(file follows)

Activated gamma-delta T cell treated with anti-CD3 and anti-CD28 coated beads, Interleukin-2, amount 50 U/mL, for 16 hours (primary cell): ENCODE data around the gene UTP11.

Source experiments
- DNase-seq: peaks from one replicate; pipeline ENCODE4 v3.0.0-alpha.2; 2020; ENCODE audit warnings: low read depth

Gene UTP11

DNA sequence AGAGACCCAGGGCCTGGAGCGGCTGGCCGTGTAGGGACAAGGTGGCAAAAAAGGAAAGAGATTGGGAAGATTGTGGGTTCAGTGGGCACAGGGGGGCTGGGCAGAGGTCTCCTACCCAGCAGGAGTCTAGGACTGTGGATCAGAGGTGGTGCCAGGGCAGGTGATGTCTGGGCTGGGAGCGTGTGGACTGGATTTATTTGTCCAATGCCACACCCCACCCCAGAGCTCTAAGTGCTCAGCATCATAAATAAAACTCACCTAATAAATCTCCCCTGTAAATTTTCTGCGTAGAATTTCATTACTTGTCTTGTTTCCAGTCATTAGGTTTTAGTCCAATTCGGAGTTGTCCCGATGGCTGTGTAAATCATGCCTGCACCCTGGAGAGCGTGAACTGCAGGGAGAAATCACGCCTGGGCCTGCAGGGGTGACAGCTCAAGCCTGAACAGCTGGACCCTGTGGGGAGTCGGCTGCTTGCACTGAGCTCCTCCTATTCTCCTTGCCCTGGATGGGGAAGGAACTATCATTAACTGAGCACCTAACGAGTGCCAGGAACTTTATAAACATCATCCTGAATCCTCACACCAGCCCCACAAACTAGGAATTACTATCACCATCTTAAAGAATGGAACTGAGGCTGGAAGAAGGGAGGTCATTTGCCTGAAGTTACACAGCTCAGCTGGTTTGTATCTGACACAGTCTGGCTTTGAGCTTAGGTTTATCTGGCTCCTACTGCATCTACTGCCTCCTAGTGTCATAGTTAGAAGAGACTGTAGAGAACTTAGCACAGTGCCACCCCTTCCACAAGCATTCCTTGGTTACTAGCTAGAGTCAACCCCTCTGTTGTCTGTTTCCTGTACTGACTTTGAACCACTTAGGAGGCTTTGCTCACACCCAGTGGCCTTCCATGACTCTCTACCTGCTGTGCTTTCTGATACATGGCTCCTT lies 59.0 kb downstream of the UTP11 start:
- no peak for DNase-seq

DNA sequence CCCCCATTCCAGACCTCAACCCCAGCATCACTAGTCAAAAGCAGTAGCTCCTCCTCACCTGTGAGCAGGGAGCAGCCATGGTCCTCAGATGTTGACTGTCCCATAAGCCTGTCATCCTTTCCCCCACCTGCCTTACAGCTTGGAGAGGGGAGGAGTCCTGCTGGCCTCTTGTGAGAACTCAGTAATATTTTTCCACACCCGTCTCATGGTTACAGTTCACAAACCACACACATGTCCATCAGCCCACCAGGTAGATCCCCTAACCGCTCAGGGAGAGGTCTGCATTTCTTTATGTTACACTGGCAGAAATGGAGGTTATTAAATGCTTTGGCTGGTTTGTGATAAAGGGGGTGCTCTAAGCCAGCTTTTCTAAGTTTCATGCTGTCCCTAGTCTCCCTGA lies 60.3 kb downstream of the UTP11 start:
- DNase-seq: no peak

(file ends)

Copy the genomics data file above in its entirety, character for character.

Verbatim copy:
Activated gamma-delta T cell treated with anti-CD3 and anti-CD28 coated beads, Interleukin-2, amount 50 U/mL, for 16 hours (primary cell): ENCODE data around the gene UTP11.

Source experiments
- DNase-seq: peaks from one replicate; pipeline ENCODE4 v3.0.0-alpha.2; 2020; ENCODE audit warnings: low read depth

Gene UTP11

DNA sequence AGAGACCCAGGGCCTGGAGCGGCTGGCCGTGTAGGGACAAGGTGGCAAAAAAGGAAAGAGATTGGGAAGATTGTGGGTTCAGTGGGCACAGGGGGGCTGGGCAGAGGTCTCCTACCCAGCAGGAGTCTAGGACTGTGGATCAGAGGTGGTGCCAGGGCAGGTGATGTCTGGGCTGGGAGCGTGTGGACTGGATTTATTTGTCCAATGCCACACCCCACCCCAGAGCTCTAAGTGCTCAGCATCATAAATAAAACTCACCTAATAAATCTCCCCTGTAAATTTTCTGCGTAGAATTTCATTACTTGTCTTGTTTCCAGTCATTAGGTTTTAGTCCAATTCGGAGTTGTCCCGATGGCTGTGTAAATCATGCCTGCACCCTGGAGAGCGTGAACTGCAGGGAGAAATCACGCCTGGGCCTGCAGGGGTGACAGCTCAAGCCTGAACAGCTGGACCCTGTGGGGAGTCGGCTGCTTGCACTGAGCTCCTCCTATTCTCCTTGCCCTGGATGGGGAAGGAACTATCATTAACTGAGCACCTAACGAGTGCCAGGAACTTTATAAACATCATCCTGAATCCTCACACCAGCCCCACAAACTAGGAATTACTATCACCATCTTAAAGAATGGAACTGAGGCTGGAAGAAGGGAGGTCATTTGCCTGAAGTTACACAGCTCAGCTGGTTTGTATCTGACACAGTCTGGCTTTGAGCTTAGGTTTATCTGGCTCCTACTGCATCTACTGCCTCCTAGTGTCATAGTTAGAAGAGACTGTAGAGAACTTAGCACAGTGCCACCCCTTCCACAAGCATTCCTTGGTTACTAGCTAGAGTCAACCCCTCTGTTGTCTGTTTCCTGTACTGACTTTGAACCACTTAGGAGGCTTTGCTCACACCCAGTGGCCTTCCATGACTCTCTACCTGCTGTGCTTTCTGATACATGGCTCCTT lies 59.0 kb downstream of the UTP11 start:
- no peak for DNase-seq

DNA sequence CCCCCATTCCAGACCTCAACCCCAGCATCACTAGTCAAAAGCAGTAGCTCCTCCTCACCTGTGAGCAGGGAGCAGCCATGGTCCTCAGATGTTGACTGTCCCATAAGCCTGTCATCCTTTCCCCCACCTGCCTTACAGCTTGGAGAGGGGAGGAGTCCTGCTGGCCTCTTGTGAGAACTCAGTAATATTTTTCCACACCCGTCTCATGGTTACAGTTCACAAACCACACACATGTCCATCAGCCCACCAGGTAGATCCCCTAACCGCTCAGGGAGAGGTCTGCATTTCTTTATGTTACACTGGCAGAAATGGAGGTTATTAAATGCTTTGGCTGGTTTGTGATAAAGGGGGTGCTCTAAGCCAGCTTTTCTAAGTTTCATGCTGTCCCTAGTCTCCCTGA lies 60.3 kb downstream of the UTP11 start:
- DNase-seq: no peak